More than one billion people choose to worship Jesus in small churches.
Yes, you read that right. One billion plus.
This has massive implications for the church, the world and how small churches see their role in the kingdom of God.
So many implications, that I’ll be writing about them in a five-part series, starting today. (Click here for part two.)
A Perspective Shift for Small Churches
According to the very reputable Pew Forum, there are more than 2.2 billion Christians in the world. Almost one-third of the world’s population.
Over half of them are involved in churches with less than 250 people in them. (In America, that number is 350, but it’s much lower worldwide, though exact stats are hard to find.)
If you’re a small church pastor who’s been doubting your value in the kingdom of God, it’s time for a massive shift in perspective.
God has placed an awesome responsibility into our hands. Small church pastors oversee the spiritual lives of over one billion people!
Numbers That Matter
I don’t do a lot of number-crunching. But there are some numbers that matter.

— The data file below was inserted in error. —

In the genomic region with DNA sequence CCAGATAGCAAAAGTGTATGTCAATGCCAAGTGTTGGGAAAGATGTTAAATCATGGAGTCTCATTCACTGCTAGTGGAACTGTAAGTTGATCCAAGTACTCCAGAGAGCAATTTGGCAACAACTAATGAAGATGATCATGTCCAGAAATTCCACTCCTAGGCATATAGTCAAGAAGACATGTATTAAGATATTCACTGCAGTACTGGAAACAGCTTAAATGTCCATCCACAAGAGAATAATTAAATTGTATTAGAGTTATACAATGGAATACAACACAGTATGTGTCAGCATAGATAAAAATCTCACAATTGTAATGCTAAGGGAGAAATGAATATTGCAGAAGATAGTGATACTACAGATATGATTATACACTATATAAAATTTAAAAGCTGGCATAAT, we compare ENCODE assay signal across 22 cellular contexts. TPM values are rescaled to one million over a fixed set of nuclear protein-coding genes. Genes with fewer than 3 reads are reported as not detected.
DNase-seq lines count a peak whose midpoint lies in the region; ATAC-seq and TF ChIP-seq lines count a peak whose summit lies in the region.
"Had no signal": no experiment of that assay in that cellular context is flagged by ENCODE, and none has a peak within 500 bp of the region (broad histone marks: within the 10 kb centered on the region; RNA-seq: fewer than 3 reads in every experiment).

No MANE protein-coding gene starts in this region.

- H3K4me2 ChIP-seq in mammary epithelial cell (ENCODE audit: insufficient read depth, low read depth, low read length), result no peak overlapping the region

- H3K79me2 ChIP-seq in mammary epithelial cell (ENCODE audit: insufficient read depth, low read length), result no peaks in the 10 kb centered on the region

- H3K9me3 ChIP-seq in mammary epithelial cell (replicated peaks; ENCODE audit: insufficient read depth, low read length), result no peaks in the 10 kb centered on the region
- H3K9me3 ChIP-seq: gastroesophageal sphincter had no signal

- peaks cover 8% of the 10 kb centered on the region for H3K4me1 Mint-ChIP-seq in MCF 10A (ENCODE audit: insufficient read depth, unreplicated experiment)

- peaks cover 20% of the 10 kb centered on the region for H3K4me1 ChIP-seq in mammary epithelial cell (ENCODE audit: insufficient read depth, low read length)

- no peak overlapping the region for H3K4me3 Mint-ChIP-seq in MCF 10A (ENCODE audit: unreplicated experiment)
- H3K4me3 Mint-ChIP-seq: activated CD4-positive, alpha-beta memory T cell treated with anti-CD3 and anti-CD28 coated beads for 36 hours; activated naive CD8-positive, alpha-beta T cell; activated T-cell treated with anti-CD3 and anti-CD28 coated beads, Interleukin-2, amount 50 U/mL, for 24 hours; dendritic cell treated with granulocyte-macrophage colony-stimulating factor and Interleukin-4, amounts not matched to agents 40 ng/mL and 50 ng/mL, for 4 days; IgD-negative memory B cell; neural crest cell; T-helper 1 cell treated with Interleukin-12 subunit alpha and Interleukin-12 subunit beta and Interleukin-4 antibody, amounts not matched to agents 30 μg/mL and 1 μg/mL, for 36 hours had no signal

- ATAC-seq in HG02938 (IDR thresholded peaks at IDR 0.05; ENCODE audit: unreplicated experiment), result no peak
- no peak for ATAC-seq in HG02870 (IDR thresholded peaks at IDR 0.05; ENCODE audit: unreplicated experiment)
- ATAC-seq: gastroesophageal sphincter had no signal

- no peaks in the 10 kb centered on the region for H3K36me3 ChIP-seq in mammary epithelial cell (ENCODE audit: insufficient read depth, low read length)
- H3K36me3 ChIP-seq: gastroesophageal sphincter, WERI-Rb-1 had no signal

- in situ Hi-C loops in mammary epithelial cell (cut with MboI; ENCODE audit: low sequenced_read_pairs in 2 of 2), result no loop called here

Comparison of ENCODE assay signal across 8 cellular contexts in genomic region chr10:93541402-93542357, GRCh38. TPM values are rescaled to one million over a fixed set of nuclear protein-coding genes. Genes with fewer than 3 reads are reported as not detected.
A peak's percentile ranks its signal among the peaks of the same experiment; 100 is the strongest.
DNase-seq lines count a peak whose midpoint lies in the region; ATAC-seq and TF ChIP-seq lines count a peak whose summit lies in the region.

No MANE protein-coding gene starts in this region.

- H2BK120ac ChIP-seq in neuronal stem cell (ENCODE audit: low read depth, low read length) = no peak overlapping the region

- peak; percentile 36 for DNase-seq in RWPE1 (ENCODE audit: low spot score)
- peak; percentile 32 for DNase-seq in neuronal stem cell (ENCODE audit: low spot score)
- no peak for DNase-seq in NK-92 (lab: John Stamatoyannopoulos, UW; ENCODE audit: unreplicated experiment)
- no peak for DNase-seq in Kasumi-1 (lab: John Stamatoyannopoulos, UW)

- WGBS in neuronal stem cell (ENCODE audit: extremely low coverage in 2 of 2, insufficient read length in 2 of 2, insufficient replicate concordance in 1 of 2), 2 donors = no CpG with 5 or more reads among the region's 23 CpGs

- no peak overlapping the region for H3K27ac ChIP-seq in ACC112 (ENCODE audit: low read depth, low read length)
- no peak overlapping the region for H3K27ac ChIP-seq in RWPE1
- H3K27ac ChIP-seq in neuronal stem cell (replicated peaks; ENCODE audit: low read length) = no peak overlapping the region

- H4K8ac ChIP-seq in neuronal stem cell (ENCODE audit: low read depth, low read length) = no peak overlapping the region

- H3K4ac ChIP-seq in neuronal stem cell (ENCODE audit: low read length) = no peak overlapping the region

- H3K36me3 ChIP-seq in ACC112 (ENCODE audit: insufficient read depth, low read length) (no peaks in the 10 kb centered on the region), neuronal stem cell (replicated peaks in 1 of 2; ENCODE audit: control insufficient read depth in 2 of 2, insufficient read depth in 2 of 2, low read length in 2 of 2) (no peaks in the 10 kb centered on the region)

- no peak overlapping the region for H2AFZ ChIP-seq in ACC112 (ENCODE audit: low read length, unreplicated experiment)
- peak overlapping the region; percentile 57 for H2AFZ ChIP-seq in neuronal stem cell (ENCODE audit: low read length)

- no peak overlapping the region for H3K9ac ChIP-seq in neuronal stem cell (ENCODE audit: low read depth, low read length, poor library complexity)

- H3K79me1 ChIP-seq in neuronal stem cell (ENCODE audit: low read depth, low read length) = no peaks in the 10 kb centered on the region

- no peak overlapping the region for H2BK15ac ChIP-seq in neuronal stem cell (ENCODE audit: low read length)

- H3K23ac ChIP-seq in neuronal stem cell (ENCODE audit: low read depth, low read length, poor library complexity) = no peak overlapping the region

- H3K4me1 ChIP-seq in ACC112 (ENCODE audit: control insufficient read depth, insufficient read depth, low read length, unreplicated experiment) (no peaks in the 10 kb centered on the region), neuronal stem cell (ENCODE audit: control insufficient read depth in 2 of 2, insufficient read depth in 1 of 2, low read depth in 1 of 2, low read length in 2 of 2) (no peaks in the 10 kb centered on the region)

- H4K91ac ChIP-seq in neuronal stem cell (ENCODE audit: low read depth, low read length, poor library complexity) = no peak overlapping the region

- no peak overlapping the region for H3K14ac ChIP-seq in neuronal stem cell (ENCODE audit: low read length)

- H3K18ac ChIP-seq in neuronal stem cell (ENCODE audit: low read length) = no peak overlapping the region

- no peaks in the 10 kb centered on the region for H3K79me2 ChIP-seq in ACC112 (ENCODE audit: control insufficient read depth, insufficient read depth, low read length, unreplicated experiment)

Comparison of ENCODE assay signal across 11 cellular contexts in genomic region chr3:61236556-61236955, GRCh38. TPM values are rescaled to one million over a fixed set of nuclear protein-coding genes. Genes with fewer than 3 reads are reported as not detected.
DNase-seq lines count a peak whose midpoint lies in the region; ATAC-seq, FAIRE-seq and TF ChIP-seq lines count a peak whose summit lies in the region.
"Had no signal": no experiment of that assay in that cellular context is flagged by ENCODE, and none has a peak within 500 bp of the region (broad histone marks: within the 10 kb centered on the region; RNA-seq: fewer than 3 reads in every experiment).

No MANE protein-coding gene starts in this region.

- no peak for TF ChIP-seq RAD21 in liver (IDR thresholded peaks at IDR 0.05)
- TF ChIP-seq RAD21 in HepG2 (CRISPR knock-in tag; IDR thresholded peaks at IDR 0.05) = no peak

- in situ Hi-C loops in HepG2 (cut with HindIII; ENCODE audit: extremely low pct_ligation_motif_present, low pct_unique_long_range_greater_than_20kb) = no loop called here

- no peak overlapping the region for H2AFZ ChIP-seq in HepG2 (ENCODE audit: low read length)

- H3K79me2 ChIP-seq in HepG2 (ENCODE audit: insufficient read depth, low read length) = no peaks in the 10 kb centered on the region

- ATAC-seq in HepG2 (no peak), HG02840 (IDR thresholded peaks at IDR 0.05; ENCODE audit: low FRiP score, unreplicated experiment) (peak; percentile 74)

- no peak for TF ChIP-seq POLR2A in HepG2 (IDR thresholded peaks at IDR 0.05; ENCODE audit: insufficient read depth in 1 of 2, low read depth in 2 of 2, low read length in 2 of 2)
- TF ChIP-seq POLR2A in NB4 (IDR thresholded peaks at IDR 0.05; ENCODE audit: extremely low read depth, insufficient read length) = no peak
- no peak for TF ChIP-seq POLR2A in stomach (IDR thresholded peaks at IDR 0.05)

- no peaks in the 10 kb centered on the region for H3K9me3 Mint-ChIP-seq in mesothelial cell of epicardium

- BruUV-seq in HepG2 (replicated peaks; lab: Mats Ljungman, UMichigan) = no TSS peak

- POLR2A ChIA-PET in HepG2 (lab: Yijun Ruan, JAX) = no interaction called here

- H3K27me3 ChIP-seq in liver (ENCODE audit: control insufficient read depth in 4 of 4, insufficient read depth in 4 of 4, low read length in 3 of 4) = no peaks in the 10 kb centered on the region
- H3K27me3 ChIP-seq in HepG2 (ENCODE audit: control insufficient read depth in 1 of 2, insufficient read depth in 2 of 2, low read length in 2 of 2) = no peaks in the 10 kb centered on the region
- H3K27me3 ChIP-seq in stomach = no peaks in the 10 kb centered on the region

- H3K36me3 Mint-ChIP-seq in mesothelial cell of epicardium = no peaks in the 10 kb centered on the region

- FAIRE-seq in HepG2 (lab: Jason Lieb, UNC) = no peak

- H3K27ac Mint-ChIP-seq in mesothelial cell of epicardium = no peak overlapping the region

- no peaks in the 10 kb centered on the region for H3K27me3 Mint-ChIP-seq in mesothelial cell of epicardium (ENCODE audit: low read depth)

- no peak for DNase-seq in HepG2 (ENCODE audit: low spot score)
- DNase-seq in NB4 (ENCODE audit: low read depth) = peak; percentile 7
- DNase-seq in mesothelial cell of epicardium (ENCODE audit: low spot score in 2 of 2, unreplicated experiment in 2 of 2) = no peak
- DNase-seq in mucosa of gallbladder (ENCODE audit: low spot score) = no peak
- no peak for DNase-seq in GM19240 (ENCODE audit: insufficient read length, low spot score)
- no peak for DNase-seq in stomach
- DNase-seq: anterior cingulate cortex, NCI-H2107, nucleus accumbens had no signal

Numbers in my church don’t matter as much as I wish they did. Especially in the developed world. Let’s face it – most of the people in your church and mine came from another church.
Net loss/gain for the body of Christ? Zero.
But when we’re talking about the church, not just about your church or my church, things change dramatically.
Every person who comes into the church is another soul going to heaven and rescued from hell. Frankly, I don’t care if they’re in my church, your church, a small church, a house church or a megachurch. I’m just grateful – literally, eternally grateful – that they’re in any church that preaches the good news of Jesus and helps them live it.
Those are numbers that matter. And fully half of those numbers are in small churches.
Small Churches: A Mistake? Or a Divine Strategy?
This is impoortant, because too many small churches and their pastors have been made to feel insignificant when their annual numbers don’t go up as dramatically as we’re told they should.
We’re often left with the impression that small churches are a problem to be fixed, merely because they are small.
But if small churches are a problem to be fixed, let’s take that premise to its logical conclusion, given the stats we’ve just seen. Do we really think that over one billion of our fellow believers are mistaken because they’ve chosen to worship and serve God in smaller congregations?